If you are an American citizen but not a Native American, you are currently occupying land that still belongs to American Natives, many of whom continue to languish on reservations, not unlike Palestinians in Palestine.
Note that what I mean by Native American is a person who is Native to America, not those who have a case of Native American Princess syndrome.
Here are some flawed arguments you (as an American) may invoke to justify your distain for an occupied Palestine, while hypocritically excusing your own status as an occupier of Native American land:
"The European occupation of North America began a long time ago, unlike Palestine."
Occupation of someone else's land is still occupation. Native Americans and Palestinians have suffered greatly as a result of both occupations.
"Desperate times required desperate action."
Many people who aren't native to Palestine will argue England needed to "give" European Jews Palestinian territory as a refuge from religious persecution. A parallel argument exists for English occupation of America. The main difference is that part of the pro-Palestinian occupation argument is that (stolen) land was needed to guard against potential threats of completed genocide of Jews in the future. In both cases, developed land with long-established dwellers was stolen and Native people have been devastated as a result.
"What is done is done."
( ... Or, "I'm not responsible for what happened long ago.")
As a non-indigenous US citizen, even if you aren't related to the folks who stole America; even if your people were originally kidnapped and forced onto American shores, today you are still occupying land belonging to indigenous tribes. You are still an occupier, as the Israelis are occupiers.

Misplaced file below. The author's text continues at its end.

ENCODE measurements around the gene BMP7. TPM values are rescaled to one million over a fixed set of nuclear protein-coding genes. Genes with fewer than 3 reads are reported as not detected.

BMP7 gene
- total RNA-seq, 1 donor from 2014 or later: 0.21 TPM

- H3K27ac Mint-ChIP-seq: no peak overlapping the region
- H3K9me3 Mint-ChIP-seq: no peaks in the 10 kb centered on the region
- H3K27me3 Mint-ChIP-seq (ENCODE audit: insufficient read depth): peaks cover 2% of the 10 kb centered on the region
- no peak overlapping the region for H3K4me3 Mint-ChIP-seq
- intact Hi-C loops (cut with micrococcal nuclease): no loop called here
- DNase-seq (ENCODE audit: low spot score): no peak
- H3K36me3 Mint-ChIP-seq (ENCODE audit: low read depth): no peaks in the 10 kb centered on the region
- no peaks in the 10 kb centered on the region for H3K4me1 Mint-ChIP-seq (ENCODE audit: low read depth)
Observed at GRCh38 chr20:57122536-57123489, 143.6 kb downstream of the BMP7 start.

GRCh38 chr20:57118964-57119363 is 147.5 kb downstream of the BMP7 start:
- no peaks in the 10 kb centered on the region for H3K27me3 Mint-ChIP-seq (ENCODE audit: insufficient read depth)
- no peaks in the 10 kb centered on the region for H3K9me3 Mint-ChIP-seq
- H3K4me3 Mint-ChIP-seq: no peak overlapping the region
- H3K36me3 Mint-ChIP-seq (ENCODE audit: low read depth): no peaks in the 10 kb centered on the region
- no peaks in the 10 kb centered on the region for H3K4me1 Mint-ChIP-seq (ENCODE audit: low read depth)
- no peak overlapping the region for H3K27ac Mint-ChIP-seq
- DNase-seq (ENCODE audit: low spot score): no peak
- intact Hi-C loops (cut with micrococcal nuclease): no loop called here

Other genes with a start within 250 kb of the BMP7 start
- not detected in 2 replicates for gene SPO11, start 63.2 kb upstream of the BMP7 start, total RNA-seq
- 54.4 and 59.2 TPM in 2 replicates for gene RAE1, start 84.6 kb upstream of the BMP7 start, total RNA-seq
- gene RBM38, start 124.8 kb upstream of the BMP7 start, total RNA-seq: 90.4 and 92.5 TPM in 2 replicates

What Should Be Done?
I'm sitting here at my desk as a biracial, Ashkenazi Jewish American occupier of Native American land, asking What should I do about this? The easy answer is, or should be, leave. And that leads to another question: Why haven't I left? The selfish answer is: Because this feels too much like home. I've grown attached to the land and the sense of security it affords me. My identity is attached to both the experience of it and my personal history on it.
Other questions come to mind, based on my "security and comfort bias": Will my leaving at this point make any real difference? That question quickly leads to the what is done is done argument above. It hints at a belief that increased temporal distance from an egregious constellation of events renders those events (and their effects) irrelevant. A similar question arises: Is returning land to American Natives even a reasonable expectation at this point?
Since I'm unwilling to leave, what can I do as an occupier, to help reduce the damage in my wake, or to personally work toward reparations? Is donating time and money to tribes enough? Do I ask people from one or more NA nation to have prolonged talks about this issue (still, as an occupier)? Would those discussions unfairly place the burden of solving problems I/we have created or continue to create on them? Would the request be condescending, or just open wounds that have yet to be closed? Would not engaging be better ... or be worse? Seems individual responses would vary, like in any situation.
The Importance of Acknowledging Occupation
Even though many of us hypocritically point our fingers singularly at the wrongness of Israeli occupation, facts are facts: both the American and Israeli occupations were and still are wrong.
The price Israeli Jews are paying to enjoy their stolen "gift" is ongoing violent engagement, and a need to be in a constant state of high alert. White Jews in Europe have been segregated against, forced into ghettos and worse, but they have recently forced Palestinians into a segregated ghetto on their own land. It's tragic that anyone's life should end in violence and there's never an excuse for terrorist acts, but occupiers must also remember there are consequences - sometimes very unpredictable consequences - for taking over someone else's land, displacing a group of people, and causing them to suffer.
Sometimes those who are oppressed become the oppressors, usually out of some combination of fear and greed. That goes for non-NA Americans and it goes for Israelis too.